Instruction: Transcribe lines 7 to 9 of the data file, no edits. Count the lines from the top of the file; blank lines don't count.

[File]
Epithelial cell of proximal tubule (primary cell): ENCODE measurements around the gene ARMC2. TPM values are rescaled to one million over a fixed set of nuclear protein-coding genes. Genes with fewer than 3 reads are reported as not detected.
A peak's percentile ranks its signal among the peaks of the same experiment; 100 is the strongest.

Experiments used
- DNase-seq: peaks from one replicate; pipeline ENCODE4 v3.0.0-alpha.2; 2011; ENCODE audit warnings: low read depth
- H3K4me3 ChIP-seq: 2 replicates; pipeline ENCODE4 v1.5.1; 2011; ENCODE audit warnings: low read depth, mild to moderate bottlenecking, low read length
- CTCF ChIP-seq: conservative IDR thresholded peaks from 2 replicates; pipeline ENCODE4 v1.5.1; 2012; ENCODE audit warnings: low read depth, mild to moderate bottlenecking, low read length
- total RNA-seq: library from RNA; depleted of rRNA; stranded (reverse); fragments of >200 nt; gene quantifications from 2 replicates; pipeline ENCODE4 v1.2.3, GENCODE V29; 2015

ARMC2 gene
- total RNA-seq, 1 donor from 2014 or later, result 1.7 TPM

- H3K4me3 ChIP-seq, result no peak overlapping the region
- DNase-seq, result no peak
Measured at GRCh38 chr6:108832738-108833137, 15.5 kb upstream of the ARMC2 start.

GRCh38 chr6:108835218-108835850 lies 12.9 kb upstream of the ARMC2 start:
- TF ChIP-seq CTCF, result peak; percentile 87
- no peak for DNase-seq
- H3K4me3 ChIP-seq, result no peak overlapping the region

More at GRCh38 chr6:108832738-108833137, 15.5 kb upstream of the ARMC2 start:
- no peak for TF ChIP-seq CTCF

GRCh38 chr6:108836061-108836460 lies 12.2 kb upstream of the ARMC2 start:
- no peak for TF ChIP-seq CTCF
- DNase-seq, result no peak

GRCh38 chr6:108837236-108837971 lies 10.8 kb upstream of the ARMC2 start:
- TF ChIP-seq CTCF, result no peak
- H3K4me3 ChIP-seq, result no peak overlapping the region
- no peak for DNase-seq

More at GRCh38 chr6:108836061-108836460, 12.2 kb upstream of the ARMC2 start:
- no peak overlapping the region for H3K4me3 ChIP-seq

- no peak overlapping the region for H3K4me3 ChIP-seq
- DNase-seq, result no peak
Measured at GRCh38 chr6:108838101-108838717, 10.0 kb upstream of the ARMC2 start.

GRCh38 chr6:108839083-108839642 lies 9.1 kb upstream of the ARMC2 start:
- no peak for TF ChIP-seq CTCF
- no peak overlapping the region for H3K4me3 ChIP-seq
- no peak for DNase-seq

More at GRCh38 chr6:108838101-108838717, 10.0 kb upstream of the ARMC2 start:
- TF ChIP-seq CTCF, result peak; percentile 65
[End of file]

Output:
- total RNA-seq: library from RNA; depleted of rRNA; stranded (reverse); fragments of >200 nt; gene quantifications from 2 replicates; pipeline ENCODE4 v1.2.3, GENCODE V29; 2015

ARMC2 gene
- total RNA-seq, 1 donor from 2014 or later, result 1.7 TPM